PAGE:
29 July 2004

Zimbabwe: Save Us From 'Zhing-Zhongs',Say Leather Industry Players

Harare — PLAYERS in the leather industry, which has been besieged by imports from Asia, have lobbied the government to come up with protectionist legislation to save their sector from imminent collapse.

The Leather Institute of Zimbabwe (LIZ), Leather and Allied Industries Federation Zimbabwe (LAIFEZ) and the Tanners and Shoes Manufacturers Association (TASMA) have joined hands in lobbying the government to put in place legislation that would protect the leather industry. The three associations are seeking government intervention to stop the influx of counterfeit leather imports into the country, especially those from Asia.

A deluge of cheap counterfeits, nicknamed "zhing-zhongs", imported mainly from Asia, has threatened the viability of the country's leather industry.

Speaking during the launch of a commercialisation of hides and skins project jointly held by LIZ and the Intermediate Technology Development Group (ITDG) in Shurugwi last week, Amos Muti, a player in the leather industry, said stakeholders in the leather industry were seeking government's intervention to stop the collapse of the sector.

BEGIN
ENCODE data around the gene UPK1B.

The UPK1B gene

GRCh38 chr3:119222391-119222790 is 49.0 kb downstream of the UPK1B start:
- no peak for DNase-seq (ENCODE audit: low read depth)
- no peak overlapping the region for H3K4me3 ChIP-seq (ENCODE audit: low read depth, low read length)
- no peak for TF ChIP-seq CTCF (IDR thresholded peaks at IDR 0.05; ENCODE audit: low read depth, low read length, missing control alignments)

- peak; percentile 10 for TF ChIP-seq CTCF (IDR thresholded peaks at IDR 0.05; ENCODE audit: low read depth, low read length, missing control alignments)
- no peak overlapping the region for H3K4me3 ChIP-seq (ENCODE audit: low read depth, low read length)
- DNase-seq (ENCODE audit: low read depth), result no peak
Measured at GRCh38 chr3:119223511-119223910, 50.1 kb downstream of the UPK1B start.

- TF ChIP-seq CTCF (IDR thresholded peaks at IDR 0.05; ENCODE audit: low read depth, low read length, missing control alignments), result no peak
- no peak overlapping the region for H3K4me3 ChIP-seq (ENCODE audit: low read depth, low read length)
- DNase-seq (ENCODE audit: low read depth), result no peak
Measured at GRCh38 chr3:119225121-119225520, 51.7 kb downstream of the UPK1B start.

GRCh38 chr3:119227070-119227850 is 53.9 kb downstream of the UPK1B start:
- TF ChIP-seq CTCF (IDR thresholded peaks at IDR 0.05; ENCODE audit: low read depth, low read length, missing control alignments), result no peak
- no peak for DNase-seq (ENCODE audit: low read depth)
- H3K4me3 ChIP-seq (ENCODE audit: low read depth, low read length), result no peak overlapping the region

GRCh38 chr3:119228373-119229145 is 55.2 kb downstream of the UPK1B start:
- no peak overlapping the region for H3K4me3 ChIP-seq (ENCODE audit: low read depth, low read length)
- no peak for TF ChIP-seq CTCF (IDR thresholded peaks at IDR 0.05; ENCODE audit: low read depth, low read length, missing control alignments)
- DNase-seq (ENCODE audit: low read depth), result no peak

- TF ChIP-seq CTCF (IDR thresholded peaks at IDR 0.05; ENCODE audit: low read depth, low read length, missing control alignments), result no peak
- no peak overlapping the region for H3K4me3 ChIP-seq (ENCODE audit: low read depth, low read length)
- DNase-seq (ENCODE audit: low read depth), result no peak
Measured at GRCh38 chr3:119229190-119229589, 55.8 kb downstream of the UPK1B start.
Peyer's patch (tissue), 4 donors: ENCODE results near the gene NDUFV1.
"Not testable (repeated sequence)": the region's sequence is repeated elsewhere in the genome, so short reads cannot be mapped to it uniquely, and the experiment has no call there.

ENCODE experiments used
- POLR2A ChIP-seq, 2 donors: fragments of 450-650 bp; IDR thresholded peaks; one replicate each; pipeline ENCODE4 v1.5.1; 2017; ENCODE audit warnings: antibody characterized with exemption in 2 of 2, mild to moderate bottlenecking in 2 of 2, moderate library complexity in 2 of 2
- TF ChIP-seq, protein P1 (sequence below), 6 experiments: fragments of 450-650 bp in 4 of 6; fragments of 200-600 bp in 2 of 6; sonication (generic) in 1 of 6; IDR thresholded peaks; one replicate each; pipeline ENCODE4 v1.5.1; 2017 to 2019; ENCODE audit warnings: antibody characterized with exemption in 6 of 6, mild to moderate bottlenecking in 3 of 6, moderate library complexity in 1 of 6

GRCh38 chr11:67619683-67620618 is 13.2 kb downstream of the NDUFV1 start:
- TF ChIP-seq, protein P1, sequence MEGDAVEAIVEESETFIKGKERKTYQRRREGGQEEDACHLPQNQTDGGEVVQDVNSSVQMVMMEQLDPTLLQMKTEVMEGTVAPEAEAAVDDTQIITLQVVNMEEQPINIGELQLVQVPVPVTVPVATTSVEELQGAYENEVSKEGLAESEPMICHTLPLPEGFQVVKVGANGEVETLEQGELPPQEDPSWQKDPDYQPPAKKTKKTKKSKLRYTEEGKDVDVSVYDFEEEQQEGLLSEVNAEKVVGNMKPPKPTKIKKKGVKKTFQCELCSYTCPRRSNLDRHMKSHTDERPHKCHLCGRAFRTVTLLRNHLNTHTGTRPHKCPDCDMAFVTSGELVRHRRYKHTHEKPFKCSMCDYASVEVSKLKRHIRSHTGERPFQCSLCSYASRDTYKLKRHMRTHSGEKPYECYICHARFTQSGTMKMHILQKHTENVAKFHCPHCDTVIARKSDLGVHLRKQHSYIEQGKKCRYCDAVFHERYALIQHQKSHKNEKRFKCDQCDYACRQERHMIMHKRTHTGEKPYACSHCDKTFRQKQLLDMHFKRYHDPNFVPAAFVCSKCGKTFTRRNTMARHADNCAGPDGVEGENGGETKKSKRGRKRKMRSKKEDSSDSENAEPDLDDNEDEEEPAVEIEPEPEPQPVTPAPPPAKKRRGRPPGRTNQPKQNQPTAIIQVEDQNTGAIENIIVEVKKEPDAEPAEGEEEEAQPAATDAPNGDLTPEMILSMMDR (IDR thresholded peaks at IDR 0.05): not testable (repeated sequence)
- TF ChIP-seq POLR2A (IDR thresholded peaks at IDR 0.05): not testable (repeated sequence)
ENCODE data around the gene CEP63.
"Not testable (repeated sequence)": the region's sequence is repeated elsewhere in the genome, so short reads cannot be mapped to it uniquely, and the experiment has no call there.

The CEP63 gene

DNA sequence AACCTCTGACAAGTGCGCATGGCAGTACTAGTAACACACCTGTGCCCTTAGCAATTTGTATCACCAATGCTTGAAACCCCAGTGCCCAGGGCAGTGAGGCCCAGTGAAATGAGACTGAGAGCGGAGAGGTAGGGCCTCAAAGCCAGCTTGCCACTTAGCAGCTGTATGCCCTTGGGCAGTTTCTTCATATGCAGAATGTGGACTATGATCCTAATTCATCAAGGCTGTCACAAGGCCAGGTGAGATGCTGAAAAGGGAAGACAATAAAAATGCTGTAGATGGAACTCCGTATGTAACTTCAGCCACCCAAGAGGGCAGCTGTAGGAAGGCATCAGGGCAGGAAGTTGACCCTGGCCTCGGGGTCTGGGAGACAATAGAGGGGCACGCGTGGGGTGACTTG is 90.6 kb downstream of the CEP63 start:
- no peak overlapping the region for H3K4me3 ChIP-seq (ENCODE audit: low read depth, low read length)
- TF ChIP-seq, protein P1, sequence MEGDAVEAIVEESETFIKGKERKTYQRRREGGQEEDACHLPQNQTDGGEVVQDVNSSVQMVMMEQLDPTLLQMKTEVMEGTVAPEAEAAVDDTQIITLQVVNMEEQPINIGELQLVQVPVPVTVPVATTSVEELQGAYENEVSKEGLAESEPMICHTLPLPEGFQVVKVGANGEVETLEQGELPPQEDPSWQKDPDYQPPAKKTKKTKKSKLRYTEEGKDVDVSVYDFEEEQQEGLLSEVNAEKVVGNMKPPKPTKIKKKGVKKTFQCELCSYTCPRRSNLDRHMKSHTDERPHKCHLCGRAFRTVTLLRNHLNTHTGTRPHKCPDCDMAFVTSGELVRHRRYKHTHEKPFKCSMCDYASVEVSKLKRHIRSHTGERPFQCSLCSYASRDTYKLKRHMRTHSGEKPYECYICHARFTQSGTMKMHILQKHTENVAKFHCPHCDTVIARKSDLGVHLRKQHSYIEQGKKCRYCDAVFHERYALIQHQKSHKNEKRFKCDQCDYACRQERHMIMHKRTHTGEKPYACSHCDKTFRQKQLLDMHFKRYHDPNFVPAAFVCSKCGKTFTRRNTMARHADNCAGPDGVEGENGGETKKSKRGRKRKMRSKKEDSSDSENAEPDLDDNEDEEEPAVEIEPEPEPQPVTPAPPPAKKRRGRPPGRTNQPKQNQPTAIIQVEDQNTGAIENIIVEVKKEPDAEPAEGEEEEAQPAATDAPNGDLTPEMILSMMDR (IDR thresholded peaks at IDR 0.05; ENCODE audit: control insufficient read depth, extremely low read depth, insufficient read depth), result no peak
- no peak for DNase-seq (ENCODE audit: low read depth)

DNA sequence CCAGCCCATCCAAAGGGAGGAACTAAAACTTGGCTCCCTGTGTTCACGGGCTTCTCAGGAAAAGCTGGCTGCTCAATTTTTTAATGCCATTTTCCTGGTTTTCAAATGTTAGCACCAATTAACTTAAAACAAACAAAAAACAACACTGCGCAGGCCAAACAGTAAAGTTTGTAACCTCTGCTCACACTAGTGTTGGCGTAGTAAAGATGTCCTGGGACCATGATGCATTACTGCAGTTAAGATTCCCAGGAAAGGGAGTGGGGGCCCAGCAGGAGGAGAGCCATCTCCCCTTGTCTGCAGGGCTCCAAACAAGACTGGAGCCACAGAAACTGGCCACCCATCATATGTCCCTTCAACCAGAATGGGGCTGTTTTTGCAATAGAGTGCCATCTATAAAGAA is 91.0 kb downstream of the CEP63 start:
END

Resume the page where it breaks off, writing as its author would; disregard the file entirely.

"We are lobbying the government to put in place legislation that will protect our industry as it is threatened with collapse due to the influx of imports from Asia, in general, and China, in particular," Muti said.

He said players in the leather industry had also devised means and ways to deal with the problem of the Asian products that have made local products uncompetitive.

"As the leather industry players, we have come up with a number of ways to counter those Asian goods and I think we will be successful in regaining our lost market," Muti said.

In its efforts to revive its fortunes, the industry will be introducing new leather products of high quality and would also match the designs with those originating from Asian countries, especially China.

Muti also added that the high demand for the cheap "counterfeit" goods from the locals was just a passing phase as the people were now beginning to realise that the goods are not as durable as the local products.

"When you buy the imports, especially shoes, you will realise that they are not durable . . . and the next time you go looking for a pair of shoes you will not buy a zhing-zhong," Muti said.

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